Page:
Given this sector lacks considerable investment, the government can consider incentivizing investors in automation of cash crop cultivation or providing automation tools to cash crop cultivators at a subsidized price. 

This will increase the productivity as well as competitiveness of the prospective cash crops of the economy in the global market. While this will attract further investment and enhance export earnings in the sector, the increased labour demand might result in labour diversion from the less productive crop cultivation to more productive cash crop cultivation. 

What are the ways to avoid employment adversities?

The second W poses a question about the ways of automation to avoid the adversities. For a labour abundant economy like Bangladesh, the problem statement reduces to: How can we leap-frog this short run employment loss in the manufacturing sector? 

The answer might lie in the areas of automation. Automation can happen in broadly two areas of production. It can happen through process innovation, which is mostly labour substituting and it can also happen through product innovation which is labour augmenting. 

If the government incentivizes its investors to materialize its automation strategies by means of product innovation rather than through process innovation, it can bypass the employment loss of the automation process to a large extent.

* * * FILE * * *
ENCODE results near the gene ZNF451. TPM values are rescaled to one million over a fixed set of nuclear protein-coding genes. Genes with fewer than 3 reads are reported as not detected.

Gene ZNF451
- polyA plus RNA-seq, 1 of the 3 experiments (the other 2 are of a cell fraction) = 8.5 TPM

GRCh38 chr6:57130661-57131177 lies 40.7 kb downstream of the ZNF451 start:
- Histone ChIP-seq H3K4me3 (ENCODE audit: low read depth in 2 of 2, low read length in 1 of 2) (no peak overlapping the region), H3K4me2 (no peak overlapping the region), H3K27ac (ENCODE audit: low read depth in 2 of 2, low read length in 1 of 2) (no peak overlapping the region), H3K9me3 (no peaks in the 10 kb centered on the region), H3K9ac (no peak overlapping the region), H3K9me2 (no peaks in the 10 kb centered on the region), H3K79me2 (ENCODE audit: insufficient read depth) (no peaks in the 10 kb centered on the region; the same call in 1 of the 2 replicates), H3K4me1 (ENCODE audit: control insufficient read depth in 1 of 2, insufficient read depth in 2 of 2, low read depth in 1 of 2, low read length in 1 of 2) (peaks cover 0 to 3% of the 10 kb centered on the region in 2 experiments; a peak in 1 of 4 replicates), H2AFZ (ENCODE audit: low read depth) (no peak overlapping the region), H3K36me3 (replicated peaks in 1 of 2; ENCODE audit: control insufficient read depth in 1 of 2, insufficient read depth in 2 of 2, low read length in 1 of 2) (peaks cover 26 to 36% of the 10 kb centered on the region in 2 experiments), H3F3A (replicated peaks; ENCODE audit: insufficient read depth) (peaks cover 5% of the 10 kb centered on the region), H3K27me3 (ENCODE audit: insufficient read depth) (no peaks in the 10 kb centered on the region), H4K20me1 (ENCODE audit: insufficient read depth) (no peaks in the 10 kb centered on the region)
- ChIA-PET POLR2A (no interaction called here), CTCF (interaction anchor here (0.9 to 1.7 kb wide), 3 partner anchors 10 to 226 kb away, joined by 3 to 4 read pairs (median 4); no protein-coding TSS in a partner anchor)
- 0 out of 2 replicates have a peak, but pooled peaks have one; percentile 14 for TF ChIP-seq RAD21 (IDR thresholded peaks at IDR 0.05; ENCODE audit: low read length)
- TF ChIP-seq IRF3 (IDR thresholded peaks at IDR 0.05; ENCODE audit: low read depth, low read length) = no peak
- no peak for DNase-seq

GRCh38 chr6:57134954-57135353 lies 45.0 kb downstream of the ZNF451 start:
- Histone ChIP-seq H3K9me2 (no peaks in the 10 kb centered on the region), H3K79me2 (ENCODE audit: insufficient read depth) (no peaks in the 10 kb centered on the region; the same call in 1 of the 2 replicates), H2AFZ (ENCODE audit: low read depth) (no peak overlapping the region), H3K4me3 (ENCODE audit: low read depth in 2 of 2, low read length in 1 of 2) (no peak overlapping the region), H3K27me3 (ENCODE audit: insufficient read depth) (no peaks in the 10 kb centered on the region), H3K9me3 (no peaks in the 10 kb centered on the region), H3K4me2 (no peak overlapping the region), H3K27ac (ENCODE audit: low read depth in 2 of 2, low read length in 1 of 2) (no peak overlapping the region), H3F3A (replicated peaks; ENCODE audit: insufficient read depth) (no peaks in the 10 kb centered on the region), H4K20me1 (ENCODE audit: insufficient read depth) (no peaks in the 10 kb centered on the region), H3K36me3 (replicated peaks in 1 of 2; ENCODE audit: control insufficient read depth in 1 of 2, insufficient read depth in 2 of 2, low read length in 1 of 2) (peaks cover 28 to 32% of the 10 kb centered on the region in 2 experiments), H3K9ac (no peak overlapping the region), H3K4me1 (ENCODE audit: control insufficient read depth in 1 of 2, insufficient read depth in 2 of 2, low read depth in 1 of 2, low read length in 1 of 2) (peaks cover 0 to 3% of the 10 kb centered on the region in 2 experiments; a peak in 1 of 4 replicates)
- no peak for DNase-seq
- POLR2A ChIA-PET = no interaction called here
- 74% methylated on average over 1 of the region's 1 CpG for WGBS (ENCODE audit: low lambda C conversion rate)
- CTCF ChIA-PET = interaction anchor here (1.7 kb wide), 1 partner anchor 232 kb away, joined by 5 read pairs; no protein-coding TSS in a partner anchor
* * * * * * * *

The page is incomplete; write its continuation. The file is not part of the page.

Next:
What are the strategies to automate?

The third W poses a question about the overall preparedness of the Bangladesh economy for automation. Given that, automation associated with appropriate policies can generate jobs and bring competitive edge for the economy, policy-makers have to realize it all depends on the net effect of the above-mentioned three effects. 

However, through appropriate policy measures undertaken by corporations as well as government, the net effect of automation can be made good for all. The government and the corporations need to understand that, adopting automation in absence of adequate buffer for the labour market may result in significant rise in long term unemployment and inequality. 

In this regard, policy-makers should not consider basic social safety net policies like unemployment benefits as adequate to contain the immediate employment repercussion of automation. Rather, they should consider streamlining the economy by identifying the automation-intensive industries and automation independent industries. 

While the government should undertake policies to help the automation independent sectors to flourish so that those sectors can compensate the employment loss of the automation intensive sectors, it should also facilitate required skill enhancement training for the labour force to cope with the occupational transition they might go through due to automation. 

Furthermore, the government should also consider necessary reforms in the educational curriculum to prepare its future generation to reap the benefits of automation. 

In short, policy-makers and investors must invest adequate time and effort to prepare the economy for automation rather than springing into it.

Kazi Golam Tashfiq is a Research Associate at The Institute for Policy, Advocacy and Governance (IPAG) and he can be reached at [email protected]